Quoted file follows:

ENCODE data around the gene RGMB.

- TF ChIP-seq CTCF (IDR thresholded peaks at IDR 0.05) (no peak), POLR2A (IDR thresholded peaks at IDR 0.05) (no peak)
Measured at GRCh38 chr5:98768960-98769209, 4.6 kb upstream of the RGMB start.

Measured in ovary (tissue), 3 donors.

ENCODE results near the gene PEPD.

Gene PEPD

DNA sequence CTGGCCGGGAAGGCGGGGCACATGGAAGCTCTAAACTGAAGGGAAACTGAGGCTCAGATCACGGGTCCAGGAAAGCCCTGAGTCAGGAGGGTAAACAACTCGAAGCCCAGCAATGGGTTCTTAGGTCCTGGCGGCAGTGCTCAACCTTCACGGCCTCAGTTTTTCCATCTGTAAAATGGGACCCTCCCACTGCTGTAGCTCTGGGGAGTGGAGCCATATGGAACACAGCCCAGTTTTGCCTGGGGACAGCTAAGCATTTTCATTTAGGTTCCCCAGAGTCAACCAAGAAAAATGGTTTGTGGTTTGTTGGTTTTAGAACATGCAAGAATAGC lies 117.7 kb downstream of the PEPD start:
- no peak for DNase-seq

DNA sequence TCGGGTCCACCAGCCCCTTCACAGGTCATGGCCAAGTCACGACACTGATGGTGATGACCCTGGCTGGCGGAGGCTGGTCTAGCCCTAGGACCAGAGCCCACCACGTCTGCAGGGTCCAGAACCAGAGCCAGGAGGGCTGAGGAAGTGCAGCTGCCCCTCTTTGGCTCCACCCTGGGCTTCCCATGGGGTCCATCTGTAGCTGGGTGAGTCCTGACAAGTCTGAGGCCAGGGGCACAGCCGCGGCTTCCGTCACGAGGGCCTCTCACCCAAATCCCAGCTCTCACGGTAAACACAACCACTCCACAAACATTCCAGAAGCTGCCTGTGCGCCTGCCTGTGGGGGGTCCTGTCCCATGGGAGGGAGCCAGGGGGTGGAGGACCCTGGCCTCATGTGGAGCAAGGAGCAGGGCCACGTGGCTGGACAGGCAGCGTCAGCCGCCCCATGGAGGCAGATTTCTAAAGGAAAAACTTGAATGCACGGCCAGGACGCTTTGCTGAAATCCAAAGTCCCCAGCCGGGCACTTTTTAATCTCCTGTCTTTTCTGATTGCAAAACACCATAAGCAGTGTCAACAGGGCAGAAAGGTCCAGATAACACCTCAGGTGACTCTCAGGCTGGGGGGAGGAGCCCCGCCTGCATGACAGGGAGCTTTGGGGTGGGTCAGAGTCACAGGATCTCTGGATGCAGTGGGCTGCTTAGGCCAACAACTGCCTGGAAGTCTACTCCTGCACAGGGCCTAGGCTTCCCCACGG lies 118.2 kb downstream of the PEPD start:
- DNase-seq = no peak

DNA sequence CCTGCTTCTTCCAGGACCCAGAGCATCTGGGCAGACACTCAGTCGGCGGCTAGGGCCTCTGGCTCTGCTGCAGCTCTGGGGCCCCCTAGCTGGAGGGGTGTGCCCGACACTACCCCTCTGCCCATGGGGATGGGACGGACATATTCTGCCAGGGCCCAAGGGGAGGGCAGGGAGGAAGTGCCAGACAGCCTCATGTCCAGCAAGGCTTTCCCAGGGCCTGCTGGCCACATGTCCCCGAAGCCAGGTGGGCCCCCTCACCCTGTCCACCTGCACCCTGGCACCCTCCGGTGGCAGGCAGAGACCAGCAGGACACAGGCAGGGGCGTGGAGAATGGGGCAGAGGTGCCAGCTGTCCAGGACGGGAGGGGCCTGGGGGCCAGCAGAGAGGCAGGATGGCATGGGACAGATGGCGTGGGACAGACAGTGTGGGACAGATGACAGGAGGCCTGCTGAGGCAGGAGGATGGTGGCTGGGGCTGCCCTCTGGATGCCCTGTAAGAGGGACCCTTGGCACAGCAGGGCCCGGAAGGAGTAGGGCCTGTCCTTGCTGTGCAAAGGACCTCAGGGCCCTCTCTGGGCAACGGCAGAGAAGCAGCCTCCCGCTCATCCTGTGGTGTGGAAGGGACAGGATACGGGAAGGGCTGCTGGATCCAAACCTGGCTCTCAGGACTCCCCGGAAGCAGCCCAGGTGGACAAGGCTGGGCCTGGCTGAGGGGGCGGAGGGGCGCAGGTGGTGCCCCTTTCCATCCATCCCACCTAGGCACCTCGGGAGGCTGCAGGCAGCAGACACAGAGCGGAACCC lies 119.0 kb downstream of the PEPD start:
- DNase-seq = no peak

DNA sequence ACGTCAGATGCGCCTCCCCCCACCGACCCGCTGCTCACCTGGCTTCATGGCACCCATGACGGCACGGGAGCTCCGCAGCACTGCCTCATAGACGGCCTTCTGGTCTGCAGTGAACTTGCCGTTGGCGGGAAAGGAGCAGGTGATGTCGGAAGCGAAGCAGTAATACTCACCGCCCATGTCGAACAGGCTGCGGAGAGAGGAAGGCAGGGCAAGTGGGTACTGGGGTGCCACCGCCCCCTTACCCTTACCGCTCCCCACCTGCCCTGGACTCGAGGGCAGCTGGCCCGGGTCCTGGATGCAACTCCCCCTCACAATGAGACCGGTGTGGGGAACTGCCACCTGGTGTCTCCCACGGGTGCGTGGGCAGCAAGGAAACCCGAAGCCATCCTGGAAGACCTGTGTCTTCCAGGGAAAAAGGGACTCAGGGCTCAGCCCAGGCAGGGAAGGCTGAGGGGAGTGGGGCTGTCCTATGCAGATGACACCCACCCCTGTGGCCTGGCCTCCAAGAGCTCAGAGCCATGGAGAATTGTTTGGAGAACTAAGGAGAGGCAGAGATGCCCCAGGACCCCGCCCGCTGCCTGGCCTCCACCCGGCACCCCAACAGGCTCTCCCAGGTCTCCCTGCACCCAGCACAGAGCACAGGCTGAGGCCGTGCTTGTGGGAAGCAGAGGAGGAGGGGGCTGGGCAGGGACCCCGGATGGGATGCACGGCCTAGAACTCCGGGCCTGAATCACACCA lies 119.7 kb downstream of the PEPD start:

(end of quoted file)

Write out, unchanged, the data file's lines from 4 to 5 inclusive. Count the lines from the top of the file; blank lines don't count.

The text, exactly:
Measured in ovary (tissue), 3 donors.

ENCODE results near the gene PEPD.